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Hating lawyers may not have started with Shakespeare, but he didn’t help things when he wrote “The first thing we do, let’s kill all the lawyers” in Henry VI.  Any lawyer who’s been practicing law for more than a couple of weeks knows that part of the price of bar admission is having to endure lawyer jokes (most of which aren’t very good) and experiences like having a client say to you at the outset of your first meeting, “just so you know, I don’t like lawyers” or words to that effect.

It’s particularly painful, however, when an attack on our profession comes from one of our own, who also happens to be a member of the Securities and Exchange Commission.  I refer to a March 4 speech by Commissioner Allison Herren Lee in which she notes her “deep regard for the ideals of public service that our profession represents” and that her “belief in the ideals of the profession – ideals I know you all share – has only grown stronger with time” but then goes on to castigate corporate lawyers for failing to fulfill our “role…as gatekeepers in the capital markets.”  She distinguishes corporate lawyers from litigators – a dubious distinction that suggests we should be less zealous in representing our clients than our litigation colleagues – and says that in passing Section 307 of the Sarbanes-Oxley Act (more on that below) “Congress was concerned…that counsel often acted in the interests of the executives who hired them rather than the company and its shareholders to whom their duty and responsibility is [sic] owed.”
Continue Reading Who needs Shakespeare when you’ve got the SEC?

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The Nasdaq Stock Market has developed a reputation for being the hip securities exchange, technologically and otherwise.  In many ways, it deserves this reputation.  For example:

  • In 1991, Nasdaq became the world’s first electronic stock market.
  • In 1992, it joined with the London Stock Exchange to form the first intercontinental linkage of capital markets.
  • In 1998, using the slogan “the stock market for the next hundred years,” Nasdaq became the first U.S. stock market to trade online.
  • In 2016, Adena Friedman was promoted to chief executive officer, becoming the first woman to run a major exchange in the U.S.

So it is not particularly surprising that, once again, in August 2021, Nasdaq took center stage and became the first major stock exchange to adopt a board diversity rule for its listed companies.

WHY THIS RULE?  WHY NOW?

The answer to the first question is clear. Notwithstanding widespread acknowledgement by corporate America that board diversity leads to greater innovation, smarter decision-making, and improvements to the bottom line, actual board diversity remains elusive.  As of 2020, only 20.9% of Fortune 500 board seats were held by White women, and a mere 5.7% were held by Black and Latina women; and while 2021 saw gains of 300% in new directors who are Black and 200% gains in Latino directors, 80% of all Fortune 500 board members are White, and 70% are male.[1]  So even though the new rule will not create “instant” diversity, it will create measurable board diversity goals, forcing companies that have given lip service to diversity to act – or to disclose that they have failed to act.

Why now?  Personally, I ask, “Why not before?”  The answers to those questions, however, are beyond the scope of this blog.  For this moment, I am cautiously optimistic that Nasdaq’s new diversity rule can be a catalyst for meaningful change that leads to the bona fide board diversity that corporate America has been incapable of accomplishing thus far.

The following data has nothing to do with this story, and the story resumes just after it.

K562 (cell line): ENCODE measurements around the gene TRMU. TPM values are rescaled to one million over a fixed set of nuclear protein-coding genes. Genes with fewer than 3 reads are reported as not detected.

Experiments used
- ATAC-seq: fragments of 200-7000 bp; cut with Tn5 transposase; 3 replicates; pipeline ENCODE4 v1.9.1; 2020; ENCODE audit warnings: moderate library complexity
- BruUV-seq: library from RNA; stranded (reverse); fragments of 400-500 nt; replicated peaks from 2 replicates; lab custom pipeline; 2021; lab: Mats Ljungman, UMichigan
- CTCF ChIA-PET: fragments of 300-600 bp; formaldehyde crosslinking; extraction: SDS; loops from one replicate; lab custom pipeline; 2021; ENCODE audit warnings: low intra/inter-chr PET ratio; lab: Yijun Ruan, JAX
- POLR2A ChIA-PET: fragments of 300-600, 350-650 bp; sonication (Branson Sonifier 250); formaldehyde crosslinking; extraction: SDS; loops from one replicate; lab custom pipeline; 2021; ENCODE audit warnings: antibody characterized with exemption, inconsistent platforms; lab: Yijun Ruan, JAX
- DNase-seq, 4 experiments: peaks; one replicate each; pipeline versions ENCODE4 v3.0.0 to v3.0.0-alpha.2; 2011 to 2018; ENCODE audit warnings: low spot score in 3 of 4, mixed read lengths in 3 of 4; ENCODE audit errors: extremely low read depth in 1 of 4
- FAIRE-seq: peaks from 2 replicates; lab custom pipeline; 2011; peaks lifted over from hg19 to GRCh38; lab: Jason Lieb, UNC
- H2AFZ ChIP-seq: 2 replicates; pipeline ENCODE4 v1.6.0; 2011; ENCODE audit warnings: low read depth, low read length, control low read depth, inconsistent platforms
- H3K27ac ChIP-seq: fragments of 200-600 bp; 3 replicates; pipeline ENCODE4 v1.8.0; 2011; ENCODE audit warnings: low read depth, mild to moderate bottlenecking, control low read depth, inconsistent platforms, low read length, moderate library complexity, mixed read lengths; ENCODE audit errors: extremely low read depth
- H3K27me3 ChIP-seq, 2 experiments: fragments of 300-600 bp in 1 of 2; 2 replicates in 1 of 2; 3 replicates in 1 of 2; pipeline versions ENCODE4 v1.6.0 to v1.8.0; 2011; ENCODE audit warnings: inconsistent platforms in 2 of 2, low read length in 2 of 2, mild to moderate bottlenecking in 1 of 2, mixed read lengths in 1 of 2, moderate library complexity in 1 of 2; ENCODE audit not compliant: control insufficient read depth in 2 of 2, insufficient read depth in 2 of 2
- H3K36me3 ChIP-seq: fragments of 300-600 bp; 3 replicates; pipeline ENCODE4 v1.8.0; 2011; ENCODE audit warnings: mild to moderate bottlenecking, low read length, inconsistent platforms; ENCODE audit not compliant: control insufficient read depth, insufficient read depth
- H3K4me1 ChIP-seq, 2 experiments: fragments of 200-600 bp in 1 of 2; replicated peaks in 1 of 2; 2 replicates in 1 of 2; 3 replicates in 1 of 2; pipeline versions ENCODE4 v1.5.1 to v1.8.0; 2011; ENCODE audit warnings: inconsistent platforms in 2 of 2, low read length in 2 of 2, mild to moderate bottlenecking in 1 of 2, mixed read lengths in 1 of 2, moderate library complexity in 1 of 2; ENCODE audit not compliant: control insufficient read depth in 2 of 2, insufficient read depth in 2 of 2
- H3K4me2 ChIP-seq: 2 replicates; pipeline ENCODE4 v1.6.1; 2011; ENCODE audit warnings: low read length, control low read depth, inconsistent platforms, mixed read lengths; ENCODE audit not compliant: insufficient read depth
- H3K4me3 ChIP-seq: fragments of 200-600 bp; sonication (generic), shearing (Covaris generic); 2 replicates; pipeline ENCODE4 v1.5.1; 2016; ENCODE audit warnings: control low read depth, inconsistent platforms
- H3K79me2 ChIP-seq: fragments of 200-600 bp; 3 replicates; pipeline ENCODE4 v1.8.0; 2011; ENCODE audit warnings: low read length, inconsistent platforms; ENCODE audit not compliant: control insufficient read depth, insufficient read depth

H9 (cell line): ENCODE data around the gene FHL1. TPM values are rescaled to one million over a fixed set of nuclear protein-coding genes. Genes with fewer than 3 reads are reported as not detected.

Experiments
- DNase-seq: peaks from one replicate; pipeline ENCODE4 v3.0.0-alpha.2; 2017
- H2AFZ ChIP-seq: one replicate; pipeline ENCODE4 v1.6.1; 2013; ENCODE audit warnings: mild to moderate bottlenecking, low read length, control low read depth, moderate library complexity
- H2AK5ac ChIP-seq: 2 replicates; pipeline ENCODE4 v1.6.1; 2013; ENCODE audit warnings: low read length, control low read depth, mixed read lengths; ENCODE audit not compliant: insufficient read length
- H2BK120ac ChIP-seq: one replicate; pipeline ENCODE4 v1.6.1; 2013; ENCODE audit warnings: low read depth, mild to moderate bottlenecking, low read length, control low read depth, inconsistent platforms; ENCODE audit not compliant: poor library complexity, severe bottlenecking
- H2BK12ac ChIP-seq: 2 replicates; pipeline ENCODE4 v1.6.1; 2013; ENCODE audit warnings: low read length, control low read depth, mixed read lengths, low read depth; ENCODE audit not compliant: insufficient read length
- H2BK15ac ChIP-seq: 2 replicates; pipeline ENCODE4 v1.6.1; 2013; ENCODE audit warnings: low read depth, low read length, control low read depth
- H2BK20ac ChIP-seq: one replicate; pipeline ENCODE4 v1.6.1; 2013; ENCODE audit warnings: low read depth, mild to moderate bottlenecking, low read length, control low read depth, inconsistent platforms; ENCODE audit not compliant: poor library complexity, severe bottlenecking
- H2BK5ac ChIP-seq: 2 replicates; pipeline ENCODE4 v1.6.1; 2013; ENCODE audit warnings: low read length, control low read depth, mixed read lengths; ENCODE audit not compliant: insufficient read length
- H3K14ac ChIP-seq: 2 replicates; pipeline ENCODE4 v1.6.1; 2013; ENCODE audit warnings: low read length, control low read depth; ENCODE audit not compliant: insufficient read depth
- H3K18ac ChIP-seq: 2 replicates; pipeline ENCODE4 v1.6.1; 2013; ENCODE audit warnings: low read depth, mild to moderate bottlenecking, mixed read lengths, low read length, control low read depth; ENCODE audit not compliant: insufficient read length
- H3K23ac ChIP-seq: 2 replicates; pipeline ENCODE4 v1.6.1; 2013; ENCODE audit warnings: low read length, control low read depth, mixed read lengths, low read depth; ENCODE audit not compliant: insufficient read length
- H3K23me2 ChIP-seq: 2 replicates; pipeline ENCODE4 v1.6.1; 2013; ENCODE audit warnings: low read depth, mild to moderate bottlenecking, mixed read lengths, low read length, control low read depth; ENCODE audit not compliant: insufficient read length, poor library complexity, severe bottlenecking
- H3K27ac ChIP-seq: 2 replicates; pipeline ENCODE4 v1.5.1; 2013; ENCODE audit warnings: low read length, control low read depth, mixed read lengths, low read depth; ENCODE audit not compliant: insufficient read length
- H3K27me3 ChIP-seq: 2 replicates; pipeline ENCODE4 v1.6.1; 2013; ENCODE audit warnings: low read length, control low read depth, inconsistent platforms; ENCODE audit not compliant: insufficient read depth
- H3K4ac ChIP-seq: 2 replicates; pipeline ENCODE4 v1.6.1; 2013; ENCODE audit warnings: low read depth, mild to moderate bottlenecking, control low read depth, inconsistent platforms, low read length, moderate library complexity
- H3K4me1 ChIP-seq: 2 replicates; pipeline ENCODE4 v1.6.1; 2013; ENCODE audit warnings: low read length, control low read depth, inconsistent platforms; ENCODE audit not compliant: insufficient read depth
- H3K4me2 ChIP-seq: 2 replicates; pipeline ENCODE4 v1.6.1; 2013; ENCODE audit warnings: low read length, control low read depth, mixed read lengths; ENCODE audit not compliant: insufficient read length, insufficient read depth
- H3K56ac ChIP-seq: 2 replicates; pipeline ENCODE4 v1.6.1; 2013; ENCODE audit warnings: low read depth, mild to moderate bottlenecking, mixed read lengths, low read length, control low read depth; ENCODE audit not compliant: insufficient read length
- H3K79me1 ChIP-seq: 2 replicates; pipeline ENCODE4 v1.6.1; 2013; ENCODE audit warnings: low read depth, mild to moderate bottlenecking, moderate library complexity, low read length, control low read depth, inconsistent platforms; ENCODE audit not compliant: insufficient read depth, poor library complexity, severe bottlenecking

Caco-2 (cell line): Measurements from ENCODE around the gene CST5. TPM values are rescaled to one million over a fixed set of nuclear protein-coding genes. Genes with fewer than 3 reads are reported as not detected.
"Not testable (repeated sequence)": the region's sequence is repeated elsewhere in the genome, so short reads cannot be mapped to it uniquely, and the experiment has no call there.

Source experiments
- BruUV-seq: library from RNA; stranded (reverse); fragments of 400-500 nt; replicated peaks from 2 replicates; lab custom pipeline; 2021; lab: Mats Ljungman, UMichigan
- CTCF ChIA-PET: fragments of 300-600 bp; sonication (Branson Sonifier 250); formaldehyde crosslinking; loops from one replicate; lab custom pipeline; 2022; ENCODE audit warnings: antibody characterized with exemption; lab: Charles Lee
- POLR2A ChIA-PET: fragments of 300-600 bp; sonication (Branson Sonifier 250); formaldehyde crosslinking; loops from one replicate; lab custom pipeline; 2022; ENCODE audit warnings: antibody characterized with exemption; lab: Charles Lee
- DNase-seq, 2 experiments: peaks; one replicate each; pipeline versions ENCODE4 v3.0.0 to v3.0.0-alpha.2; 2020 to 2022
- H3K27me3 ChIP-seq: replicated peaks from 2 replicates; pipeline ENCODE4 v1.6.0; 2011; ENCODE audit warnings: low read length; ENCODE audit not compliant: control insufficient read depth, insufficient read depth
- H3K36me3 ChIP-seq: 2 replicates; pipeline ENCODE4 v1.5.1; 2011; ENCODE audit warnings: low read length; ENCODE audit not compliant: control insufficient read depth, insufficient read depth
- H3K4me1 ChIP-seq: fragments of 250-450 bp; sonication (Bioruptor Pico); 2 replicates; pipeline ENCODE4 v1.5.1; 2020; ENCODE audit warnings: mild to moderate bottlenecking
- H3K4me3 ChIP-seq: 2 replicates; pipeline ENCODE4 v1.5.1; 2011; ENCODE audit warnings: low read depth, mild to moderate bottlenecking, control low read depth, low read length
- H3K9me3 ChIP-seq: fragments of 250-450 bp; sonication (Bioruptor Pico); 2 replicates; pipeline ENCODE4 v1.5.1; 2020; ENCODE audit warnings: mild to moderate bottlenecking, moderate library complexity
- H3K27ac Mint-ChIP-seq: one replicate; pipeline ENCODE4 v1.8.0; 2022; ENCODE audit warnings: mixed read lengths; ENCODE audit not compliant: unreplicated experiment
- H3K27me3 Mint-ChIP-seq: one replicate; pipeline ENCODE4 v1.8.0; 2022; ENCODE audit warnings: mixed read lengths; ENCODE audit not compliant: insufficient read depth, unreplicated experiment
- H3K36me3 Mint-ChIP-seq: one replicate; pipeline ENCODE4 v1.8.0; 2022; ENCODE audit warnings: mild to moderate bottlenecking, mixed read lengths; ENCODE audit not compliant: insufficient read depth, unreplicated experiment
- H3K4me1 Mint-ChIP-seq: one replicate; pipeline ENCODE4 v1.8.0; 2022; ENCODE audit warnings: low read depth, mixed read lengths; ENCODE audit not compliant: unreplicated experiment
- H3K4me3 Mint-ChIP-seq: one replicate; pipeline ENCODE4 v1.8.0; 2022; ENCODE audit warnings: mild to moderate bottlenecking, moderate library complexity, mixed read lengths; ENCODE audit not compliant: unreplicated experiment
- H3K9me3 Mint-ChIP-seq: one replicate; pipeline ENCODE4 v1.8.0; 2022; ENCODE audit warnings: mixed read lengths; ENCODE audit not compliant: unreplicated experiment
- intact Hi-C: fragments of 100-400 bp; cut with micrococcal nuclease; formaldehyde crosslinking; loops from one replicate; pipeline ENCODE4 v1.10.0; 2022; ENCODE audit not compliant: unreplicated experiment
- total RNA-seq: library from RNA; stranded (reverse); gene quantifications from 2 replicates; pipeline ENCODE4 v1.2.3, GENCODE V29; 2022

Continue Reading Nasdaq’s Board Diversity Rule: The “Hip” Exchange Does It Again

Remind me again, what’s Section 162(m)?

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In general, Section 162(m) of the Internal Revenue Code provides that a publicly held corporation shall not be allowed a deduction for any “applicable employee remuneration” to any “covered employee” that exceeds $1,000,000.  Applicable employee remuneration generally means compensation for services performed.  Though the definition has changed over time, “covered employee” originally captured a company’s CEO as of the last day of the taxable year, as well as the next three most highly compensated officers.

Insert the TCJA

The Tax Cuts and Jobs Act of 2017 (the “TCJA”) took the first stab at widening the net used to determine who is a “covered employee.”  Specifically, the definition was expanded to include any person who served as CEO or CFO during the taxable year, in addition to the next three most highly compensated officers.  Additionally, the definition was expanded to include any individual who was a “covered employee” for any taxable year beginning after December 31, 2016.  The TCJA also made other notable changes to Section 162(m), including the elimination of an exception for qualified “performance-based compensation” approved by stockholders.  The practical effect of this was to eliminate the need for stockholder votes to approve plans providing for “performance-based” compensation, because the compensation in question would be non-deductible whether or not it was performance-based.
Continue Reading Run for “Covered!” The American Rescue Plan Act casts a wider net on Section 162(m) “Covered Employees”

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In the last several days, the SEC has engaged in a skirmish, and possibly an opening battle, against SPACs.  A recap follows.

The first shot was fired on March 31, when the Staff of the SEC’s Division of Corporation Finance and the Office of Chief Accountant issued separate public statements about a number of risks and challenges associated with taking private companies public via “deSPAC” transactions.